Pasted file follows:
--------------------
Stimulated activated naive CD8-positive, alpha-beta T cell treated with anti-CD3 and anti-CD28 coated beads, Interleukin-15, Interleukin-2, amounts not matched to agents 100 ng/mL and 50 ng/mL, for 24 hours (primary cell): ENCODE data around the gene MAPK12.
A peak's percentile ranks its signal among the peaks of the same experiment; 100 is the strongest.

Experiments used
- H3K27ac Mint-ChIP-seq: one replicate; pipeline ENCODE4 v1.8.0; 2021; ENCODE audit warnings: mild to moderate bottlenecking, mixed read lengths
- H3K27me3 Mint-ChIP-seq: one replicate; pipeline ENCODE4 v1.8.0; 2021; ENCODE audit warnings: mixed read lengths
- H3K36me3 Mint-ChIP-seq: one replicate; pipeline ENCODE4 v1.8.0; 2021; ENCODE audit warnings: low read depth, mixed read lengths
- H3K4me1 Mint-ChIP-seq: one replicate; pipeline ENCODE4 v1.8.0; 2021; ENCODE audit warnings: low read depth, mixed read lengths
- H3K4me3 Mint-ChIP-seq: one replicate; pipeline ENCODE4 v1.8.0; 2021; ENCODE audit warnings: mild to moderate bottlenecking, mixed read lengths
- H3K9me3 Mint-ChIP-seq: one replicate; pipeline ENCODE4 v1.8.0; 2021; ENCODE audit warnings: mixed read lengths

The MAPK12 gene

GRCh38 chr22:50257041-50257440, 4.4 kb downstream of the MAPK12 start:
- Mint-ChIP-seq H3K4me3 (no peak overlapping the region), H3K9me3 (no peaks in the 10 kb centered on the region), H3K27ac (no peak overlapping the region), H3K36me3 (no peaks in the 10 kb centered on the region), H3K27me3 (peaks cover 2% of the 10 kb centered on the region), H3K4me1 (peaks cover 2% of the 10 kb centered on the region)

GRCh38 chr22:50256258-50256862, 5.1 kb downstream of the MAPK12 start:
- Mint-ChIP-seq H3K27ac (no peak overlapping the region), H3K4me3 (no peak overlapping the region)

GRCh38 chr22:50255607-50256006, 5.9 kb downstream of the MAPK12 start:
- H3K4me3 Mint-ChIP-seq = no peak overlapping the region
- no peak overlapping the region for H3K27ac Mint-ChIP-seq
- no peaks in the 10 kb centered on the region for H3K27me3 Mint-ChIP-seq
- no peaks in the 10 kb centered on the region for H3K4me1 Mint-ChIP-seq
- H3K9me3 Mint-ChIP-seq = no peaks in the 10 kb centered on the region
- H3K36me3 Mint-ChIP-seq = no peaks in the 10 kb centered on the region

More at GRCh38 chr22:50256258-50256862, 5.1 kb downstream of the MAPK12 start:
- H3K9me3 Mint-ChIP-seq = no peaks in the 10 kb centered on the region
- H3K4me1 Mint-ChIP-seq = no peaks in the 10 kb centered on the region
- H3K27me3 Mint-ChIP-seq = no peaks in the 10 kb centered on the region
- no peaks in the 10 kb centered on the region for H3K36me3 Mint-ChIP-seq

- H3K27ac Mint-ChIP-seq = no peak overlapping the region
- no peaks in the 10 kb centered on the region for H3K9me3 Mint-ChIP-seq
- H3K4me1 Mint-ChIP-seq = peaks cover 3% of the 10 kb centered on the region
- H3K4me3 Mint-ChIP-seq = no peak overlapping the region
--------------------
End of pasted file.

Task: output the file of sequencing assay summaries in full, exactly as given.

Stimulated activated naive CD8-positive, alpha-beta T cell treated with anti-CD3 and anti-CD28 coated beads, Interleukin-15, Interleukin-2, amounts not matched to agents 100 ng/mL and 50 ng/mL, for 24 hours (primary cell): ENCODE data around the gene MAPK12.
A peak's percentile ranks its signal among the peaks of the same experiment; 100 is the strongest.

Experiments used
- H3K27ac Mint-ChIP-seq: one replicate; pipeline ENCODE4 v1.8.0; 2021; ENCODE audit warnings: mild to moderate bottlenecking, mixed read lengths
- H3K27me3 Mint-ChIP-seq: one replicate; pipeline ENCODE4 v1.8.0; 2021; ENCODE audit warnings: mixed read lengths
- H3K36me3 Mint-ChIP-seq: one replicate; pipeline ENCODE4 v1.8.0; 2021; ENCODE audit warnings: low read depth, mixed read lengths
- H3K4me1 Mint-ChIP-seq: one replicate; pipeline ENCODE4 v1.8.0; 2021; ENCODE audit warnings: low read depth, mixed read lengths
- H3K4me3 Mint-ChIP-seq: one replicate; pipeline ENCODE4 v1.8.0; 2021; ENCODE audit warnings: mild to moderate bottlenecking, mixed read lengths
- H3K9me3 Mint-ChIP-seq: one replicate; pipeline ENCODE4 v1.8.0; 2021; ENCODE audit warnings: mixed read lengths

The MAPK12 gene

GRCh38 chr22:50257041-50257440, 4.4 kb downstream of the MAPK12 start:
- Mint-ChIP-seq H3K4me3 (no peak overlapping the region), H3K9me3 (no peaks in the 10 kb centered on the region), H3K27ac (no peak overlapping the region), H3K36me3 (no peaks in the 10 kb centered on the region), H3K27me3 (peaks cover 2% of the 10 kb centered on the region), H3K4me1 (peaks cover 2% of the 10 kb centered on the region)

GRCh38 chr22:50256258-50256862, 5.1 kb downstream of the MAPK12 start:
- Mint-ChIP-seq H3K27ac (no peak overlapping the region), H3K4me3 (no peak overlapping the region)

GRCh38 chr22:50255607-50256006, 5.9 kb downstream of the MAPK12 start:
- H3K4me3 Mint-ChIP-seq = no peak overlapping the region
- no peak overlapping the region for H3K27ac Mint-ChIP-seq
- no peaks in the 10 kb centered on the region for H3K27me3 Mint-ChIP-seq
- no peaks in the 10 kb centered on the region for H3K4me1 Mint-ChIP-seq
- H3K9me3 Mint-ChIP-seq = no peaks in the 10 kb centered on the region
- H3K36me3 Mint-ChIP-seq = no peaks in the 10 kb centered on the region

More at GRCh38 chr22:50256258-50256862, 5.1 kb downstream of the MAPK12 start:
- H3K9me3 Mint-ChIP-seq = no peaks in the 10 kb centered on the region
- H3K4me1 Mint-ChIP-seq = no peaks in the 10 kb centered on the region
- H3K27me3 Mint-ChIP-seq = no peaks in the 10 kb centered on the region
- no peaks in the 10 kb centered on the region for H3K36me3 Mint-ChIP-seq

- H3K27ac Mint-ChIP-seq = no peak overlapping the region
- no peaks in the 10 kb centered on the region for H3K9me3 Mint-ChIP-seq
- H3K4me1 Mint-ChIP-seq = peaks cover 3% of the 10 kb centered on the region
- H3K4me3 Mint-ChIP-seq = no peak overlapping the region